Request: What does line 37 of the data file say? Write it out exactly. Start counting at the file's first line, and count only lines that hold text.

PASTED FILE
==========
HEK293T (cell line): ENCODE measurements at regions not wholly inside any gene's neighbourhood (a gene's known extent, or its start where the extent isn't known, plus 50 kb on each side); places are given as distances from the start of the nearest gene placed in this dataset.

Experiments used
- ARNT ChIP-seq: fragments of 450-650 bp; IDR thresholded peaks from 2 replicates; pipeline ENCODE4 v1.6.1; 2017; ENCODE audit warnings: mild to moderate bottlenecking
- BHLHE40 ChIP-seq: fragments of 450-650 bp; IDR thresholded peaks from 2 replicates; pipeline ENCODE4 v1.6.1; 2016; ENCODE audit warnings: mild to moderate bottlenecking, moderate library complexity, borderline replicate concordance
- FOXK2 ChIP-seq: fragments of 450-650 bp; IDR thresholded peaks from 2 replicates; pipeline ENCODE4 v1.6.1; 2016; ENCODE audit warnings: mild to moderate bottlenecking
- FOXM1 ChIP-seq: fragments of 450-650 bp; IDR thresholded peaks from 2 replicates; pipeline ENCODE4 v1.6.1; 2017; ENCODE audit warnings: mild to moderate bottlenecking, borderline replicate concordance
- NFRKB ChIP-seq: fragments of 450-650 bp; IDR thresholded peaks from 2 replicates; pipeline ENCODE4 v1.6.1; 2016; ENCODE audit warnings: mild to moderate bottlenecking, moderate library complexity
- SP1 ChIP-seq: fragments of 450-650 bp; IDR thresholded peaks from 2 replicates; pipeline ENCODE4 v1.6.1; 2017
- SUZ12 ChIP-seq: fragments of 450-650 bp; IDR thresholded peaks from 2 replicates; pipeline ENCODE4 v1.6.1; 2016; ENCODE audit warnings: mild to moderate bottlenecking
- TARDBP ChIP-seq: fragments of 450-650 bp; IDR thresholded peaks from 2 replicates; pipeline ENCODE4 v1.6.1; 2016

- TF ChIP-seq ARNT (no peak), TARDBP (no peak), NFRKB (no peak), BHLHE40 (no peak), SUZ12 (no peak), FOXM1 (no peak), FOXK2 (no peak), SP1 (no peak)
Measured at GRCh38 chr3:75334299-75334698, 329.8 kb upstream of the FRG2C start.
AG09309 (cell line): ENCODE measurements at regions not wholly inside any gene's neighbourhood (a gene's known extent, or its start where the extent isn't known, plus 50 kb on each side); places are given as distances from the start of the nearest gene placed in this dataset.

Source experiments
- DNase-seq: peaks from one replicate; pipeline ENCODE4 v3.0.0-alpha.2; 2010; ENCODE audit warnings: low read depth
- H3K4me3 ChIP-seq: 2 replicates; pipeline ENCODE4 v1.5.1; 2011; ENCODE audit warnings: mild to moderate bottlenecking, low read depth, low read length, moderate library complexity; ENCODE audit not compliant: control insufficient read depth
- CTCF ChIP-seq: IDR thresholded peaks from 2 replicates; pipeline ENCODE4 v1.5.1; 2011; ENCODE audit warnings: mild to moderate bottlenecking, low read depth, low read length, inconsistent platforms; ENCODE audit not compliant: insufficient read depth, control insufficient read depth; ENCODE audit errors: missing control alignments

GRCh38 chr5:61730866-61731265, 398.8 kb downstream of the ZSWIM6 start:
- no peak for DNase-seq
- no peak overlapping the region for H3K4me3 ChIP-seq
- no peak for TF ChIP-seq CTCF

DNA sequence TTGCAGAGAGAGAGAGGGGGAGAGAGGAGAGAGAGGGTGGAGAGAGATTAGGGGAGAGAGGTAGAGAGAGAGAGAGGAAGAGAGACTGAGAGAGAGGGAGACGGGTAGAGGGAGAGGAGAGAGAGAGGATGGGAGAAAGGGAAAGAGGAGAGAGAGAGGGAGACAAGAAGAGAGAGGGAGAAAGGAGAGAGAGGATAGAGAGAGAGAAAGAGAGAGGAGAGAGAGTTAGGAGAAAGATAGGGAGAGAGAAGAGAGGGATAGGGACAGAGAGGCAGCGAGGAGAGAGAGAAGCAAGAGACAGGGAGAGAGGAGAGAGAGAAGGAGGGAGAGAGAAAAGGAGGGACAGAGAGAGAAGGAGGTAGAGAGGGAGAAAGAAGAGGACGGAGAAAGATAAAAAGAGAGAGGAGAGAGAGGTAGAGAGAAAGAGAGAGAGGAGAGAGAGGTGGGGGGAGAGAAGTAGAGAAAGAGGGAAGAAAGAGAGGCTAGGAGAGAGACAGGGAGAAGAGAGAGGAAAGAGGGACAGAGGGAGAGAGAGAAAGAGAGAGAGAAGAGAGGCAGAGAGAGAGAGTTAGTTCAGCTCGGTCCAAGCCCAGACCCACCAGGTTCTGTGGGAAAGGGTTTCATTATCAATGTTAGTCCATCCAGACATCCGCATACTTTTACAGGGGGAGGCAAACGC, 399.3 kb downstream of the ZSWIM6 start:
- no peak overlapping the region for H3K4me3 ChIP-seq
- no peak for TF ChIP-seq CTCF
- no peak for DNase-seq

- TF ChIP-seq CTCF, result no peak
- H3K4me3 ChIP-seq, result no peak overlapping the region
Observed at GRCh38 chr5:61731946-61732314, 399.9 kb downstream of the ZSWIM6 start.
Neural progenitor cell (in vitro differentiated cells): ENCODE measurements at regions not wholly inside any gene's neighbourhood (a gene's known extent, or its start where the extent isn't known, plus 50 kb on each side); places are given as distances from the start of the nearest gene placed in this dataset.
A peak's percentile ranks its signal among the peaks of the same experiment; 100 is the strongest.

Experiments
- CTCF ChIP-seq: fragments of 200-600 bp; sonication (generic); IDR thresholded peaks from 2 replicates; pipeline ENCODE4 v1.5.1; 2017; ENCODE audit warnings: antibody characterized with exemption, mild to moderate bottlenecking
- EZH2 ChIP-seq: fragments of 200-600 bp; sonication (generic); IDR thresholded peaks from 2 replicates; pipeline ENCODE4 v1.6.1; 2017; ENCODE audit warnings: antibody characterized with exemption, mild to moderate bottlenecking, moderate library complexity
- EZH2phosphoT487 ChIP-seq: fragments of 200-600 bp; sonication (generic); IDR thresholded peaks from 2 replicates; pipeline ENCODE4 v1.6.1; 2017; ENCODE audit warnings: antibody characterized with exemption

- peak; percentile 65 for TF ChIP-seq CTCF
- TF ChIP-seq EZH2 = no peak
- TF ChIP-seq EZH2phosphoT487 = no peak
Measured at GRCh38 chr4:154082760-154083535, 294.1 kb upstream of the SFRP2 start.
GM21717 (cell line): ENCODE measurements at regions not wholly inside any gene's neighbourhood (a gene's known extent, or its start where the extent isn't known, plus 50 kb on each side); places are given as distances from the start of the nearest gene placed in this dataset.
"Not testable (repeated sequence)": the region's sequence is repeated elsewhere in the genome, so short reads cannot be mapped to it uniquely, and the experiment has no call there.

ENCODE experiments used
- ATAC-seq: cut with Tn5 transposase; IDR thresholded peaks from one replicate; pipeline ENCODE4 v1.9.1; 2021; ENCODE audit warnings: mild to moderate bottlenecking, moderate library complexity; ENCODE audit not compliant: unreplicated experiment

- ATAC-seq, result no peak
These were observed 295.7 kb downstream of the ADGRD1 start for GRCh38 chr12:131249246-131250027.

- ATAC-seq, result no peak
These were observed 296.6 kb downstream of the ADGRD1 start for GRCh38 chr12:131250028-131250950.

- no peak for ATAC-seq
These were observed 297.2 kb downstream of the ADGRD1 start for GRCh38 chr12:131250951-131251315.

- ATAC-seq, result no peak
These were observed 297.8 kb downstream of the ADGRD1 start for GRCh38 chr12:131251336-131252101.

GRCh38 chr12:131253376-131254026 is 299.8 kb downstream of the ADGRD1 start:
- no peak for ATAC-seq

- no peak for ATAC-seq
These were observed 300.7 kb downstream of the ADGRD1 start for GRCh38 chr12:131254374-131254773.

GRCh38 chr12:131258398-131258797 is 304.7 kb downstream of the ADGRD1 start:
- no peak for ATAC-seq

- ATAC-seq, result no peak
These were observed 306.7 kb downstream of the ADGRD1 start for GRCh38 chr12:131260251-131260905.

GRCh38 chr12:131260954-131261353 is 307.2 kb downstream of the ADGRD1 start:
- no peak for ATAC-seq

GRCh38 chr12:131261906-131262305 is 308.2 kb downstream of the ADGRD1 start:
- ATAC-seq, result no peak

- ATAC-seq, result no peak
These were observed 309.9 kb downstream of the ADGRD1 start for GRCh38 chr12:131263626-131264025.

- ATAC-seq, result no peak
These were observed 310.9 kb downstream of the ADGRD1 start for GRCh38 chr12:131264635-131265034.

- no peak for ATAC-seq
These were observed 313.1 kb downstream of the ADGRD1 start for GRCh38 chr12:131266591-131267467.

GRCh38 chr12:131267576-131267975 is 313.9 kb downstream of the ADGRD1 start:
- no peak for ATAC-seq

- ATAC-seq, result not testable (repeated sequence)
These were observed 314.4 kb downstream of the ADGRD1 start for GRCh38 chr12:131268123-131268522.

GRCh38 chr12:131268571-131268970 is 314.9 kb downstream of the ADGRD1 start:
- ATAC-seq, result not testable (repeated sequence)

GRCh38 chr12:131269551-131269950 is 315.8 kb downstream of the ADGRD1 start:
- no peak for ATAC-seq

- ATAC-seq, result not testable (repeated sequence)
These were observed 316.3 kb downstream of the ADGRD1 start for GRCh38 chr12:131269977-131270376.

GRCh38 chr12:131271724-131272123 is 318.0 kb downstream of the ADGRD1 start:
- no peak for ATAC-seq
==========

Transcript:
- TF ChIP-seq EZH2phosphoT487 = no peak